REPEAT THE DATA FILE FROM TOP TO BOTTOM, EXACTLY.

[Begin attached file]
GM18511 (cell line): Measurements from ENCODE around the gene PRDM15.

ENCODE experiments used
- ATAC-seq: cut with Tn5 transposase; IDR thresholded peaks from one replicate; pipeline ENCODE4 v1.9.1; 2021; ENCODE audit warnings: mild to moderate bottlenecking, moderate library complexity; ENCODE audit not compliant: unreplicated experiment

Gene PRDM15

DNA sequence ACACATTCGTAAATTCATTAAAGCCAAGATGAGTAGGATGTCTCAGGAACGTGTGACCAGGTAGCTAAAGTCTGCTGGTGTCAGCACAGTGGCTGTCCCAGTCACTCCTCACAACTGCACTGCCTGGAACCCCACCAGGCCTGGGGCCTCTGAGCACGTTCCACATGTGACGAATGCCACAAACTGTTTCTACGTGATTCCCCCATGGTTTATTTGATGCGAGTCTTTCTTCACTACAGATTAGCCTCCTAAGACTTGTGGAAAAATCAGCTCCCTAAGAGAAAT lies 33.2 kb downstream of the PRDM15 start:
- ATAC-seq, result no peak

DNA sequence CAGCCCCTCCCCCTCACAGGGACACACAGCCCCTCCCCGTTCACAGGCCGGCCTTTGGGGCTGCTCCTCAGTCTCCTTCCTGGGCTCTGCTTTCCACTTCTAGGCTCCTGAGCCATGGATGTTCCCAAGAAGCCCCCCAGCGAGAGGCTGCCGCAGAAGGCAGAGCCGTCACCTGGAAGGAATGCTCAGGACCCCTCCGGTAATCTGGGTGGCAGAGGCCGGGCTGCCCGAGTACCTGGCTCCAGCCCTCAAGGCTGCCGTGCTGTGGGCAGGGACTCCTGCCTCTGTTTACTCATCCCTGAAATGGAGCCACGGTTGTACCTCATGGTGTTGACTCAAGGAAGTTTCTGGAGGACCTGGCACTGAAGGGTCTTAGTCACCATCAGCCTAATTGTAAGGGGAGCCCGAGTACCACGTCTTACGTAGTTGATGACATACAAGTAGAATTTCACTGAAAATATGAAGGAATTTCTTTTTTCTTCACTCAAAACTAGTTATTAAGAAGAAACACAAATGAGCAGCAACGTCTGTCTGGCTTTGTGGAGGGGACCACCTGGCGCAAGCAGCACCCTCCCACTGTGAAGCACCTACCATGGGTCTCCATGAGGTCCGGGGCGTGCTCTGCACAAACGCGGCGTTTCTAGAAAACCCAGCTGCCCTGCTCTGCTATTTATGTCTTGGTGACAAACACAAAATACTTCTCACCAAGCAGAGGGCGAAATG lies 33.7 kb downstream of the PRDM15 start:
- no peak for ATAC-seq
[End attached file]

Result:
GM18511 (cell line): Measurements from ENCODE around the gene PRDM15.

ENCODE experiments used
- ATAC-seq: cut with Tn5 transposase; IDR thresholded peaks from one replicate; pipeline ENCODE4 v1.9.1; 2021; ENCODE audit warnings: mild to moderate bottlenecking, moderate library complexity; ENCODE audit not compliant: unreplicated experiment

Gene PRDM15

DNA sequence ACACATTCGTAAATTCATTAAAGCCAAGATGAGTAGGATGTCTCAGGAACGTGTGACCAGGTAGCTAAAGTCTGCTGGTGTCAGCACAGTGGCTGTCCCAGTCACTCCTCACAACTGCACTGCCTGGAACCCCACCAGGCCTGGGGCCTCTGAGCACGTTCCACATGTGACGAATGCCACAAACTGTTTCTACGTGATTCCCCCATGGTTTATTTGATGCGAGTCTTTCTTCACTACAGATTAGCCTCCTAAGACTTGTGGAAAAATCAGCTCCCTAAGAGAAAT lies 33.2 kb downstream of the PRDM15 start:
- ATAC-seq, result no peak

DNA sequence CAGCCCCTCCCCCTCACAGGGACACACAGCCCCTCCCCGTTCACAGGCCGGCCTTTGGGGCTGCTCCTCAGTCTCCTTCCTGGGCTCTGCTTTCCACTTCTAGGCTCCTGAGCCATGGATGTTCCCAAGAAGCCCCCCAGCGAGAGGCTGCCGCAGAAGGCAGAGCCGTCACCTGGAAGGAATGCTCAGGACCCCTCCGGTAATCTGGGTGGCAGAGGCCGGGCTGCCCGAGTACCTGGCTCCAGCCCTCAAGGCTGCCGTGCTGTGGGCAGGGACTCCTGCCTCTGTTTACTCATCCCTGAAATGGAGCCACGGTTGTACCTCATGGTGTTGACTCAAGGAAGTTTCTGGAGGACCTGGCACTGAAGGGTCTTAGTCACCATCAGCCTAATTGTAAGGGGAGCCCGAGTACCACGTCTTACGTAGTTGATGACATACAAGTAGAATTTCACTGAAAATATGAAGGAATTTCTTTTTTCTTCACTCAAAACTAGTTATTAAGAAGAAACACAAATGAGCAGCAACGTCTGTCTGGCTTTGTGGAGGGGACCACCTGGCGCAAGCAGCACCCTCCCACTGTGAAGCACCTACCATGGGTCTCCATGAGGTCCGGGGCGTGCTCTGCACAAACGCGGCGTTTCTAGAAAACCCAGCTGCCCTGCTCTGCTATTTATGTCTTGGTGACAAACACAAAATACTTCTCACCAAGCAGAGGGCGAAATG lies 33.7 kb downstream of the PRDM15 start:
- no peak for ATAC-seq